1916 was an election year, producing a 62 percent turnout, one of the highest in history. The election saw Woodrow Wilson reelected, defeating Charles Evans Hughes, although in several state returns Wilson’s margin of victory was less than four percent. The election demonstrated that World War I, which had been raging since August 1914, was on many minds. It would be the last year of innocence before the war drums beat once again and the new century forced a redefinition of the U.S. presence in the world. Despite this, daily life continued unaltered, in some cases paving the way toward a different society. For many groups, however, full equality was a long journey into the future.
A Changing United States
Both Jack London and Henry James died in 1916 but a new breed of writers was making their way into the American psyche. Eugene O’Neill, acclaimed as one of the nation’s greatest dramatists, wrote “Bound East for Cardiff” while Theodore Dreiser, author of the ground-breaking novel Sister Carrie, contended with censors over newly written material. Despite the popularization of Jazz, Victorian morality still reigned, yet this did not stop Margaret Sanger from opening the first birth control clinic. It was the year bandleader Harry James and Dinah Shore were born.
The automobile was changing the travel habits of Americans and in 1916 the Thomas B. Jeffery Company in Kenosha, Wisconsin offered consumers an enclosed sedan good for “year-round motoring” at a cost of $1165.00 It was also the year Norman Rockwell sold his first two Post magazine covers, at the age of only twenty-two. Neither cover featured a war image. In Hollywood, D. W. Griffith finished Intolerance, an epic silent film with strong religious and ethical overtones.
The Battle Between Labor and Business Continued Despite Progressive Efforts
American workers were still battling for shorter hours and higher wages, even as the Adamson 8-Hour Act addressed the concerns of railroad workers. Despite the changes in social perceptions as seen in the popular literature and in the arts, domestic problems included “Pancho” Villa’s incursion into southern U.S. territory and the blowing up of a New Jersey munitions plant by German agents, an action that damaged the Statue of Liberty. and helped to solidify public opinion against Imperial Germany.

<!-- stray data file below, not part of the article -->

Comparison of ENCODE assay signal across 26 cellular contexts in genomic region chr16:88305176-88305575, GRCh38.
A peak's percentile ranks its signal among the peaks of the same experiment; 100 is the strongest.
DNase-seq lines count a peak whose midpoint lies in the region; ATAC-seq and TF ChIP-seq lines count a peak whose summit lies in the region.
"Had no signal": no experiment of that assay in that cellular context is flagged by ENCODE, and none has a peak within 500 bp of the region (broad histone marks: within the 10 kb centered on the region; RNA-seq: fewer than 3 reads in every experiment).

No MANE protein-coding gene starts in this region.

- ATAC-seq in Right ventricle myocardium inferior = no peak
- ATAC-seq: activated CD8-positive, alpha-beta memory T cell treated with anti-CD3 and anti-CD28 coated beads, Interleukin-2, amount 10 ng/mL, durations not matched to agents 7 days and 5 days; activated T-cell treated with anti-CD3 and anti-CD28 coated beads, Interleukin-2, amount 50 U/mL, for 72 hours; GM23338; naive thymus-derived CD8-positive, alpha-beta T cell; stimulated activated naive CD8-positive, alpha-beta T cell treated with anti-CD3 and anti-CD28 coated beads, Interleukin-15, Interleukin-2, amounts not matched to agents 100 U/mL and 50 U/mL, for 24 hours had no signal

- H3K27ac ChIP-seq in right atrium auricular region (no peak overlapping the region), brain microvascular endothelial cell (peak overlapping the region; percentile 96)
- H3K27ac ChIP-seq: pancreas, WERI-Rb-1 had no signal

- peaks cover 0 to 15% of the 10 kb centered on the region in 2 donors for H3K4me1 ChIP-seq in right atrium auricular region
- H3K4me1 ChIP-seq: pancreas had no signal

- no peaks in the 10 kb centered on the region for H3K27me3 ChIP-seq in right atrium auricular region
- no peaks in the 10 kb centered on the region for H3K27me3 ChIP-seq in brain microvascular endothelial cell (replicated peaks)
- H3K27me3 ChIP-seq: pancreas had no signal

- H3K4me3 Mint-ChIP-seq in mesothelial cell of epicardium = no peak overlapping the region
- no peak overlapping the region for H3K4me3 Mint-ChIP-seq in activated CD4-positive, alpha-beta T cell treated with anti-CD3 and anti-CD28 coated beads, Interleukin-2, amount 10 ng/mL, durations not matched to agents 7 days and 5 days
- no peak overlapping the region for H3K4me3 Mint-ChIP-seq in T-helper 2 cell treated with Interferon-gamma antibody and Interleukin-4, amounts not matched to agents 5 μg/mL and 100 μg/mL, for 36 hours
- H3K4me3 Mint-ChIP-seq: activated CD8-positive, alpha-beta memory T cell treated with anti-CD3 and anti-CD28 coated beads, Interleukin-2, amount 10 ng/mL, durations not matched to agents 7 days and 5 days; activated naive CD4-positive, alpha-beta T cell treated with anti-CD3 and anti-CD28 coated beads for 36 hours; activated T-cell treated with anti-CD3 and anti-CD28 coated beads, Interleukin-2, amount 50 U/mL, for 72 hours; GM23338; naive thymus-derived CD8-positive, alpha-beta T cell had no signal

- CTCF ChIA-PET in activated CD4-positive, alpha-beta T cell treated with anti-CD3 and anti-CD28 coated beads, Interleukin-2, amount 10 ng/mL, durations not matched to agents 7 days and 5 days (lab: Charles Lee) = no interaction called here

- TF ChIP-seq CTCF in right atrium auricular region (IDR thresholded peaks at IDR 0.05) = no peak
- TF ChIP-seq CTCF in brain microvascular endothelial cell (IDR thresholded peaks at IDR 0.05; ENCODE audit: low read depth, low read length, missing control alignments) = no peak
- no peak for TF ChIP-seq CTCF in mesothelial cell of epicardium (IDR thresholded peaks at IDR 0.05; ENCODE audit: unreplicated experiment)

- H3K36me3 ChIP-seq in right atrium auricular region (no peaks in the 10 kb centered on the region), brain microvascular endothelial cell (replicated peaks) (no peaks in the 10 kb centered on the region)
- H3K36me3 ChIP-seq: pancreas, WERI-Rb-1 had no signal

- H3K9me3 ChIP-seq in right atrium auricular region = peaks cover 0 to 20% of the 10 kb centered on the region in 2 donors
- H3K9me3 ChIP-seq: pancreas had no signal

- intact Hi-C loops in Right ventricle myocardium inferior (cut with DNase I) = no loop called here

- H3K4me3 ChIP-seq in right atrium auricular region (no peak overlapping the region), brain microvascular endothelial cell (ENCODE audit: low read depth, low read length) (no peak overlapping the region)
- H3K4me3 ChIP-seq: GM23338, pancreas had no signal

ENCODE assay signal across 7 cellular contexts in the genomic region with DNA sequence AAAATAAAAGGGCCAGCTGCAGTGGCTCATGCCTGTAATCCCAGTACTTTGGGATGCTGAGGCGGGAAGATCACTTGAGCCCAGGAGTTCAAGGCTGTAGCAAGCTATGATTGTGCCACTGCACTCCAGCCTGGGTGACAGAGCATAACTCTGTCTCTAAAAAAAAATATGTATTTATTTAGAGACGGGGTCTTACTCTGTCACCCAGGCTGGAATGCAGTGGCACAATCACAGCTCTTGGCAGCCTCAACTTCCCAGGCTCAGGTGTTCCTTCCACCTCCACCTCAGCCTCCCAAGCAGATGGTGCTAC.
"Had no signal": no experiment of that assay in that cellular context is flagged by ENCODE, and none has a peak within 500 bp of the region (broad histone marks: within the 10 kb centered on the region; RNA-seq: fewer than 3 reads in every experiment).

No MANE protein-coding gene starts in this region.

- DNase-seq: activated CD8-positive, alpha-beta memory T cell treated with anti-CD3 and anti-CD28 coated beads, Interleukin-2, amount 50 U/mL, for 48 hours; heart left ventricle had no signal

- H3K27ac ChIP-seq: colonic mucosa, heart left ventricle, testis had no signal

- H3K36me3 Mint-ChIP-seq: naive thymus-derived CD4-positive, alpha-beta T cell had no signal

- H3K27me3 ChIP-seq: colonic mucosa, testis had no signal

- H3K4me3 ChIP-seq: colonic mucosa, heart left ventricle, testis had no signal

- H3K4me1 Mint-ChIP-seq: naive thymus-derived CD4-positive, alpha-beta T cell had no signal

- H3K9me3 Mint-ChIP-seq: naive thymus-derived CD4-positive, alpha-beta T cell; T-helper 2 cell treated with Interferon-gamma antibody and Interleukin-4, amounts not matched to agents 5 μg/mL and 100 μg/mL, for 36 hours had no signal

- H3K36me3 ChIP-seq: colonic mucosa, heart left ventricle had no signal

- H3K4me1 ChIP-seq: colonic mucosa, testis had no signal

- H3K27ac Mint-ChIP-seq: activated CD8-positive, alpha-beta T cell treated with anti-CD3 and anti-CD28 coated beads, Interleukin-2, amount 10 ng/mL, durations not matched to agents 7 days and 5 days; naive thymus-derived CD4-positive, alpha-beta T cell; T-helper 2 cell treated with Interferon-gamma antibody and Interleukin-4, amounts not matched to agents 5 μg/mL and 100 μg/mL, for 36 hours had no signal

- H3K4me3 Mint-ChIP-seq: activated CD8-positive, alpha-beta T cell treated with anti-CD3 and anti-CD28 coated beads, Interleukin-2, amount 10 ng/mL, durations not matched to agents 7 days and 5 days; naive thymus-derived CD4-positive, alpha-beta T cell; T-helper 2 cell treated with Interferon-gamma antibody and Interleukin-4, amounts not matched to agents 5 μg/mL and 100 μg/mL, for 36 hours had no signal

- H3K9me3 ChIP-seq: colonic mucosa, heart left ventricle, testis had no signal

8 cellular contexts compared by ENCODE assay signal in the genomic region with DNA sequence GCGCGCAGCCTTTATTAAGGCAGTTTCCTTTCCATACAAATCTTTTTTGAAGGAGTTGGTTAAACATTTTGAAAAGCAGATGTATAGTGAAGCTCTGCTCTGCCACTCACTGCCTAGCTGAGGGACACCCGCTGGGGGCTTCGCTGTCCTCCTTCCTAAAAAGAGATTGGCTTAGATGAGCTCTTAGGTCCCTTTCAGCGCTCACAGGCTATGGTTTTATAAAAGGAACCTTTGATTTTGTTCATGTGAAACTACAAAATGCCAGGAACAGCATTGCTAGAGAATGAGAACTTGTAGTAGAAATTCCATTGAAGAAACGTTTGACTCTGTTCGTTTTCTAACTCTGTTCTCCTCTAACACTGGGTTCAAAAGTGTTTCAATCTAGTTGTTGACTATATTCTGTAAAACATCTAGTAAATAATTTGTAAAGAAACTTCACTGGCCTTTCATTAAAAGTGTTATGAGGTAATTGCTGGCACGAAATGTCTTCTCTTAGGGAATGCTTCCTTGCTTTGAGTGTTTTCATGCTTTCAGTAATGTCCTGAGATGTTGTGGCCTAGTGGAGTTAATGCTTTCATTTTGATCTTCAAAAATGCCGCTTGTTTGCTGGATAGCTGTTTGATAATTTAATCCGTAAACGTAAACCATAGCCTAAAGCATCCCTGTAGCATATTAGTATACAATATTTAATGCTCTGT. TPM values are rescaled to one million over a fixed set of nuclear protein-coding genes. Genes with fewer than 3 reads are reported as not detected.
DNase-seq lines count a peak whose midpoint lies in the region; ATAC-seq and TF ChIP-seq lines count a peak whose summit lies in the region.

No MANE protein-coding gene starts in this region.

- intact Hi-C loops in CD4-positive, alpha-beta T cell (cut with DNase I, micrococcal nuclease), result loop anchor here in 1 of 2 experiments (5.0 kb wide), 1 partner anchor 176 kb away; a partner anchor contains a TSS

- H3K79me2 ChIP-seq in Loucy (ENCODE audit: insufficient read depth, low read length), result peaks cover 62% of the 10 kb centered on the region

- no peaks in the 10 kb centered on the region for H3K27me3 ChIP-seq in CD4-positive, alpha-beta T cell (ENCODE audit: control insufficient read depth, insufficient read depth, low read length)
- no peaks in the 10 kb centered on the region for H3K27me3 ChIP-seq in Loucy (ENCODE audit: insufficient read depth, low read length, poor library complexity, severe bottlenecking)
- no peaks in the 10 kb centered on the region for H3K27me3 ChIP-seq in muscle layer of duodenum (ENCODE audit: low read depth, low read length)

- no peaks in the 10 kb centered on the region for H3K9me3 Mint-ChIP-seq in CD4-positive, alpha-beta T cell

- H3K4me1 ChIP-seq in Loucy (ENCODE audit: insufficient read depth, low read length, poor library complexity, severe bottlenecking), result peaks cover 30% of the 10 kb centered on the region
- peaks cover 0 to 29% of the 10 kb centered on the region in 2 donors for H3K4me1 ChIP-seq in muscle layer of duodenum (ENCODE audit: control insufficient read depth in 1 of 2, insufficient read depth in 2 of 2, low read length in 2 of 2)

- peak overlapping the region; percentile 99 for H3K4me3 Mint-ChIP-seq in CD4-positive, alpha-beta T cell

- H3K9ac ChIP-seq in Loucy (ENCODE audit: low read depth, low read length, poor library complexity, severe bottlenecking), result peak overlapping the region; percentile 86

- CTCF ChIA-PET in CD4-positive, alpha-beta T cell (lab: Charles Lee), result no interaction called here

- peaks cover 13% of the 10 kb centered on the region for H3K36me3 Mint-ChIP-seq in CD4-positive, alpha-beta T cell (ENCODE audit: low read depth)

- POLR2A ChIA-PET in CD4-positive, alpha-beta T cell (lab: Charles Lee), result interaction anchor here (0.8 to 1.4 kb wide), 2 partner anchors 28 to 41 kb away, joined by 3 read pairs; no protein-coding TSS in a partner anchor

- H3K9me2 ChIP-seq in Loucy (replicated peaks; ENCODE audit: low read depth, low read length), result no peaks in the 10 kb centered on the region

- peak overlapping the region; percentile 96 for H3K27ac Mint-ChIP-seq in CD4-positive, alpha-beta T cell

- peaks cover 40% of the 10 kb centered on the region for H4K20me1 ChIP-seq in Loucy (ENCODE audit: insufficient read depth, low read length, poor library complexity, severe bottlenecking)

The progressive spirit, however, was still pervasive, proven, in part, by President Wilson’s nomination of Louis Brandeis to the U.S. Supreme Court. Brandeis, famously known for his unorthodox evidence in Muller v Oregon (1908), was the first Jew appointed to the high court, serving well into the FDR administration.
America’s Domestic Problems in 1916
But the calamities of Europe overshadowed any notion of carefree existence and change. While Paris was bombed by the first German Zeppelin raid, a strike by steel workers in Pittsburgh highlighted on-going labor disputes. Robert Minor’s drawing Pittsburgh, published in The Masses (1916), depicted a worker bent backward from the thrust of a bayonet. It was powerful and ironic that the worker was killed by a tool his own work probably manufactured.
Another pro-labor picture in the 1916 publication, Girls Wanted, coincided with the release of a public report detailing the findings in the investigation of the 1911 Triangle Shirtwaist Company fire. Henry Glintenkamp’s seemingly innocent picture featured three young women huddled in conversation before the ruins of a building. The picture commented on the tragedy of the fire, child labor, and the exploitation of women in the workforce. 1916, however, witnessed the first woman elected to the U.S. Congress: Jeanette Rankin, Republican from Montana.
In the South, segregation was still the rule, but discrimination existed in the North as well. An October 7, 1916 item in the Cleveland Advocate refers to two “ill-kept Colored men” denied entrance to the Stillman Theater. “We do not call this discrimination,” the writer comments, “but rather an effort to exclude from the theater patrons whose deportment…made them undesirables.” The writer used the New Testament analogy of the parable about the man who wasn’t wearing a wedding garment when invited to the feast.
The Promise and Hope of Peace on Earth and Goodwill toward Men
As 1916 drew to a close, the chimes of New York’s Old Trinity Church began at ten minutes to midnight. Thousands gathered in the hope that the New Year would bring peace in Europe. Elsewhere, Secretary of War Baker expressed “profound gratitude” that the United States had, “preserved both its peacefulness and its honor.” (New York Times, December 31, 1916) Peace would also affect the U.S. economy: the 1916 credit balance with belligerent countries was $3,097,000,000.
In retrospect, 1916 was indeed a year of final innocence, despite those groups struggling to achieve their part of American democracy. The war came in 1917, sending American boys to the bloody trenches of Europe. While isolationism prevailed after the war, the U.S. would forever be entangled in alliances and focused on global actions impacting American security and prosperity. 1916 was the last year Americans could look within, without the fear of global threats.
- Meirion & Susie Harries, The Last Days of Innocence: America At War, 1917-1918 (Random House, 1997)
- Jeff Nilsson, “Enemy Agents Strike New York – In 1916,” The Saturday Evening Post, July 7, 2010
- Library of Congress archives
- Page Smith, America Enters the War: A People’s History of the Progressive Era And World War I (McGraw-Hill Book Company, 1985)